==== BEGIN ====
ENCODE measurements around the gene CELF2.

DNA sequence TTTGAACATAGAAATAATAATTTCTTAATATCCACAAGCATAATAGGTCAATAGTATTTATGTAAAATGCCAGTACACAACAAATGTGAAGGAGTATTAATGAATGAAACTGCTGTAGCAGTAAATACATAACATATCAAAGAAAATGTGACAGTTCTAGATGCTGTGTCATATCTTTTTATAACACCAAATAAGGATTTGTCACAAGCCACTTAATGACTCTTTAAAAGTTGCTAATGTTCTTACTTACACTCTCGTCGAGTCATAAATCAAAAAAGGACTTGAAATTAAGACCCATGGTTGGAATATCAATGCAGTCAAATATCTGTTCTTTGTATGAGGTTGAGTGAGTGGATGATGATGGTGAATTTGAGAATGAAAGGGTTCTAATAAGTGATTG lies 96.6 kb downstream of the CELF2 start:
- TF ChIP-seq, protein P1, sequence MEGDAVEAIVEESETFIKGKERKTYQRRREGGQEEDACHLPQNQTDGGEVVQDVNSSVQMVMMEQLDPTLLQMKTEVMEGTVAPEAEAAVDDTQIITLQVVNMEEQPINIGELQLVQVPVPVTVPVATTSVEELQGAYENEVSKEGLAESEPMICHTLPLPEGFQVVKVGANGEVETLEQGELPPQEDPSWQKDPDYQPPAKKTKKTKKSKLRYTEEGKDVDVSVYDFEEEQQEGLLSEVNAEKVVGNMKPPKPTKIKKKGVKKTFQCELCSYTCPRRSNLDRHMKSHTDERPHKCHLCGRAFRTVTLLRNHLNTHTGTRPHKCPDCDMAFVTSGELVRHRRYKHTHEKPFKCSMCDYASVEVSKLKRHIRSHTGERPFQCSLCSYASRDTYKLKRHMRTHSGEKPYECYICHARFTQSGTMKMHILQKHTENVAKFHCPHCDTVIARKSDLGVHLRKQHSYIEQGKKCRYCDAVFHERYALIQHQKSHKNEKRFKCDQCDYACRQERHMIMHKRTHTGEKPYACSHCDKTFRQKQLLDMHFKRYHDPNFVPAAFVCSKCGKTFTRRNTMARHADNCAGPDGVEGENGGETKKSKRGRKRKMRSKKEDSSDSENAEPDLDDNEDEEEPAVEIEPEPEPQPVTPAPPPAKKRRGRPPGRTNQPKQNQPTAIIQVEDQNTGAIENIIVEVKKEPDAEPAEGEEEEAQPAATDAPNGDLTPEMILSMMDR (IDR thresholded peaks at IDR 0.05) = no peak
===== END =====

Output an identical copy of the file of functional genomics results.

ENCODE measurements around the gene CELF2.

DNA sequence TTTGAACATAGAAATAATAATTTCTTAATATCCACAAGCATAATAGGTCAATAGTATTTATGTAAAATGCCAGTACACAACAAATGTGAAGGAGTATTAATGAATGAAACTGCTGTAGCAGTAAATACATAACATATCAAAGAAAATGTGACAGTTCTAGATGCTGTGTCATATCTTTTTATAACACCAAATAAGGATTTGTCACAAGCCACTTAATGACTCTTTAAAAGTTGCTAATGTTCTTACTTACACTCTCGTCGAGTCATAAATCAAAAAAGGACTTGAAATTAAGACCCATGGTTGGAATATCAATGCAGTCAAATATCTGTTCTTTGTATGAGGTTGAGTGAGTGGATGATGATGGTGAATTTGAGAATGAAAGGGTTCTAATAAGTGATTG lies 96.6 kb downstream of the CELF2 start:
- TF ChIP-seq, protein P1, sequence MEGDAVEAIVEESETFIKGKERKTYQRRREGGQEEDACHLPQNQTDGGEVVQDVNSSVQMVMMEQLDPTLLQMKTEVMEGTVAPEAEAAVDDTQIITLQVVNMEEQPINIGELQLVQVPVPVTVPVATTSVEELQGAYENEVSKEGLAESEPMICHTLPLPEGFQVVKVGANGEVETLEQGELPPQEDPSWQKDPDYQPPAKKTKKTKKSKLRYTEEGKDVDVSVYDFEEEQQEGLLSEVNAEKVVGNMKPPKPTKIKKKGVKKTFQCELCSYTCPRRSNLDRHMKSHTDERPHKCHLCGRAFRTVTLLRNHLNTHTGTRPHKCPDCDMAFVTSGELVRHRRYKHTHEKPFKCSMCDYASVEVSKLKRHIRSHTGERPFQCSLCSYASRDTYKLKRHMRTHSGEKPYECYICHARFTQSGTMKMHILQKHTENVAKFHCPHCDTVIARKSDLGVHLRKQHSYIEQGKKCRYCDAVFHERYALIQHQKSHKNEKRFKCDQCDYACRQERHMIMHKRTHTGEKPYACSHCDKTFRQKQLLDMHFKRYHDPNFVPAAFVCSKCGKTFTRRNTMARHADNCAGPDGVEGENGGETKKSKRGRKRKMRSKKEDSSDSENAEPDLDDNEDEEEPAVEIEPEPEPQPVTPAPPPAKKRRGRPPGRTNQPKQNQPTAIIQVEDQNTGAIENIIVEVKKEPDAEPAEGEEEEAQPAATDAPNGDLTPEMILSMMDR (IDR thresholded peaks at IDR 0.05) = no peak